An epiretinal membrane (ERM) occurs when a very thin layer of scar tissue forms on the surface of the macula. The macula is the light sensing layer inside the very back of the eye. The epiretinal membrane may contract, distorting the macula.
OCT scan showing an ERM on top of the retina, with thickening of the macular and distortion of the inner retinal surface.
What are the symptoms of an epiretinal membrane?
Epiretinal membranes may be quite stable and not have much effect on vision. However, some epiretinal membranes get progressively worse, causing blurring and/or distortion of vision. People sometimes notice a film or smudge in their vision.
Do I need surgery for epiretinal membrane?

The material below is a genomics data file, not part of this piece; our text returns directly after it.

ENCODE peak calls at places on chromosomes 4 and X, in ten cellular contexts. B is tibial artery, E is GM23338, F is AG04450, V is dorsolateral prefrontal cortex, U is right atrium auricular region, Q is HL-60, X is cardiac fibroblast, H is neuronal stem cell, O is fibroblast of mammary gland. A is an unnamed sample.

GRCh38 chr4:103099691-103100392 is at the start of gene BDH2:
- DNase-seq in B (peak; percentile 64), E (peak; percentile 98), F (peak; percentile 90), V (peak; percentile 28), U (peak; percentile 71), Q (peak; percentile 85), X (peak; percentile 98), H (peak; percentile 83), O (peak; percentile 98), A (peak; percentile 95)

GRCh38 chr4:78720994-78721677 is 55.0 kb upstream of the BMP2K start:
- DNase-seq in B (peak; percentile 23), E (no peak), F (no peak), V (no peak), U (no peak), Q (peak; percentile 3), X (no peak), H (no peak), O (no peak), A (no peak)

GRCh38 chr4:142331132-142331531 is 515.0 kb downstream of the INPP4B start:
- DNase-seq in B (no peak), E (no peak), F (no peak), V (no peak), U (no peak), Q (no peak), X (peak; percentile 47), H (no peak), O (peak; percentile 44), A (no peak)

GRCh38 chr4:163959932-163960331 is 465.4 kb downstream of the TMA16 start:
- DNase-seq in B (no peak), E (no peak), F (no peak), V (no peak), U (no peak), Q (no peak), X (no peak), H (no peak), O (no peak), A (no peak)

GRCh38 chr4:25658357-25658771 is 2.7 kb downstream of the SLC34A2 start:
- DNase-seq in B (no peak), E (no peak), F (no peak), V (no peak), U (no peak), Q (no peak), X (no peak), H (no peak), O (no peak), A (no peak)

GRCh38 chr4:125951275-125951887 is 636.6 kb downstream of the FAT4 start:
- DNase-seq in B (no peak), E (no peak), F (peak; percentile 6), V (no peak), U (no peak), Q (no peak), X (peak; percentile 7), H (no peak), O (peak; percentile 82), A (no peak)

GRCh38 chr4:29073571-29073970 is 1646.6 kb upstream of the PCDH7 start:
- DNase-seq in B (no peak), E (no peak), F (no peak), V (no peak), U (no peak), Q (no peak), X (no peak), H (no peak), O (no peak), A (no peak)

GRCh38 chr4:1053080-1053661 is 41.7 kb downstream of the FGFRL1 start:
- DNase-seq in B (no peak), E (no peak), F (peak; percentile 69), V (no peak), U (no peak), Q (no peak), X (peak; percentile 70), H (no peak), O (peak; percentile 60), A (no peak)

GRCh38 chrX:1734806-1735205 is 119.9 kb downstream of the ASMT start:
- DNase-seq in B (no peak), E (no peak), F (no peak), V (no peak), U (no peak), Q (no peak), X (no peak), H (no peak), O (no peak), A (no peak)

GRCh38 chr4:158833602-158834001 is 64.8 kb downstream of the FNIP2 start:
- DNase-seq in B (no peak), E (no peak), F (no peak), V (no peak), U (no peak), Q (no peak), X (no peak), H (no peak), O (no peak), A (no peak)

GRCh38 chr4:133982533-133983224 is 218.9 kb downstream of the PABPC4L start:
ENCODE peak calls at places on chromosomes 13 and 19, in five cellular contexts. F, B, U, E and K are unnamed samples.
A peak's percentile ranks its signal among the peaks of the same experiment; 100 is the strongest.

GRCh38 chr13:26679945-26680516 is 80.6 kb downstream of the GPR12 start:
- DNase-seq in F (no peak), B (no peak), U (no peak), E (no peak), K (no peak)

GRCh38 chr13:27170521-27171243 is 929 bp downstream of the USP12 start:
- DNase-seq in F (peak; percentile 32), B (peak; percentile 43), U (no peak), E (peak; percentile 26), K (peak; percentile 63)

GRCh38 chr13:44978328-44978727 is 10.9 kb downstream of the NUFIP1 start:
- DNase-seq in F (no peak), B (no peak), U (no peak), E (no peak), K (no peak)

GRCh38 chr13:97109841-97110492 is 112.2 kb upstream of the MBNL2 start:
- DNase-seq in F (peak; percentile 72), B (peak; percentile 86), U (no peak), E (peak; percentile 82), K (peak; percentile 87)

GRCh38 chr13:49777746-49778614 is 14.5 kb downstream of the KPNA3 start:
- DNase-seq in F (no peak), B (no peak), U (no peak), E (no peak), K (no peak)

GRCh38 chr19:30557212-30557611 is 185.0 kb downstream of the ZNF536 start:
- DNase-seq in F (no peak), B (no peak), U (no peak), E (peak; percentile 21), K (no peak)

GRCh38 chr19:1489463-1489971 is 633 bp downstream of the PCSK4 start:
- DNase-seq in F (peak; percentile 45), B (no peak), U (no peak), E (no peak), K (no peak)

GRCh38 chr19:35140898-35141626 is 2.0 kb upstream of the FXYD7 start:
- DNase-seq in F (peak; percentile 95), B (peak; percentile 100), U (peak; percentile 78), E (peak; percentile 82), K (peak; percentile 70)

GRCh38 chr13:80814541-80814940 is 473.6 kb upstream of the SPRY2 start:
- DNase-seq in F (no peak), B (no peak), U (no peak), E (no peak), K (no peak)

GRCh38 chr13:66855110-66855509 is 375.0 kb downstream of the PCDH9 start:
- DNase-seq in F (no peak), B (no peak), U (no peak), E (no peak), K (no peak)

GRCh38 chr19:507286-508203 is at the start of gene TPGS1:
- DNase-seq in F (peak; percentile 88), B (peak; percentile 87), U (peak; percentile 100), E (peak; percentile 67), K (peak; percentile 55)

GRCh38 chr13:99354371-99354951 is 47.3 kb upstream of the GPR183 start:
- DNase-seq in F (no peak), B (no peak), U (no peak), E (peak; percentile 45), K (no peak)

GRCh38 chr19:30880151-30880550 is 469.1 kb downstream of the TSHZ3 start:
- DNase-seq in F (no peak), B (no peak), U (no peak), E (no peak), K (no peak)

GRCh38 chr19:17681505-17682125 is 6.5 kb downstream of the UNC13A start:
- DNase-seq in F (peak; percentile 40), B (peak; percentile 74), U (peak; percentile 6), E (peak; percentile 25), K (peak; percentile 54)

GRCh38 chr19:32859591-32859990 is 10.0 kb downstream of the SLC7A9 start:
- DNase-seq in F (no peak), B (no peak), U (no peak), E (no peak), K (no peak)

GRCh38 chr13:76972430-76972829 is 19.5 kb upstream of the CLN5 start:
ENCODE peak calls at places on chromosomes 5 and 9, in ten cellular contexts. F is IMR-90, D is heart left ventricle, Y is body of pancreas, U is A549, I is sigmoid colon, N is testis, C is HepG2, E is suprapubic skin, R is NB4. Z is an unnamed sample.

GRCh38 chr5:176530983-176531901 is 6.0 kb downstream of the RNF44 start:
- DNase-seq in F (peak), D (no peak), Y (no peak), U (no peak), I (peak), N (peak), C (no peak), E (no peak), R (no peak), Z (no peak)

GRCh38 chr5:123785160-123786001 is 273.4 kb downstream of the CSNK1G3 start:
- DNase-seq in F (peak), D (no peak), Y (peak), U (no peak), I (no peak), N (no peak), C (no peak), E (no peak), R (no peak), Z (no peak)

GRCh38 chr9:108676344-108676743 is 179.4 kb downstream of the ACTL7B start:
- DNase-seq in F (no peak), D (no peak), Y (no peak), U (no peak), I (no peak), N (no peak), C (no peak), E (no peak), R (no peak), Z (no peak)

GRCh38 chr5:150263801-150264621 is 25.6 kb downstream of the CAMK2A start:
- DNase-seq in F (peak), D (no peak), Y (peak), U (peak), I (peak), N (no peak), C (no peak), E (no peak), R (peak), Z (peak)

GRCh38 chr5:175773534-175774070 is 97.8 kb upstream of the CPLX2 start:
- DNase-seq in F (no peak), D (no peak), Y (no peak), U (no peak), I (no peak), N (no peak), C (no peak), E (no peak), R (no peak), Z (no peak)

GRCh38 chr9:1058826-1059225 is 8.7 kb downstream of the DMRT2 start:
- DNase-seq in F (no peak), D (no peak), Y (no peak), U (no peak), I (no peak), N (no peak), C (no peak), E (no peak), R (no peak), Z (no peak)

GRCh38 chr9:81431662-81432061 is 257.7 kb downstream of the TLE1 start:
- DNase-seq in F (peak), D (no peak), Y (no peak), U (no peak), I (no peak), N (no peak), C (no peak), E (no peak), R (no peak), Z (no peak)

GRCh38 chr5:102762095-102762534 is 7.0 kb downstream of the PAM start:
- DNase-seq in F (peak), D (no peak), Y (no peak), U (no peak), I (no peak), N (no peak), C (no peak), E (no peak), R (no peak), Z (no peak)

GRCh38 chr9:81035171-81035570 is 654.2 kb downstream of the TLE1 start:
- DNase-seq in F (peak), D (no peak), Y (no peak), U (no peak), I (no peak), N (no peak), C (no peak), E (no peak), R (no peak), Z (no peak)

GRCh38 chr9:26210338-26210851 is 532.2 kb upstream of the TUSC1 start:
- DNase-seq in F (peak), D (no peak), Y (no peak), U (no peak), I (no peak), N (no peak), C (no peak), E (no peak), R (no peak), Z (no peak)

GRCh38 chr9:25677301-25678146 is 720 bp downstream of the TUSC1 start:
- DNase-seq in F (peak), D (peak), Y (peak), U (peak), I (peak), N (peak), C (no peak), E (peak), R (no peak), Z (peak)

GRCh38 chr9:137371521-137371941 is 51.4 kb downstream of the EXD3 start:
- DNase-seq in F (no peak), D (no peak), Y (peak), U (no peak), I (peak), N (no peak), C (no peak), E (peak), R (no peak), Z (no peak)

If your epiretinal membrane is severe enough to cause you trouble with your vision and everyday life, you may decide to have eye surgery to remove the membrane. Professor Jackson can help you weigh up the pros and cons of surgery in your case.
Epiretinal membrane surgery speeds up the development of cataract. Hence, some people opt to combine epiretinal membrane surgery with cataract surgery, to avoid two operations.
Further information about epiretinal membranes and the risks and benefits of surgery can be found in the patient information leaflet.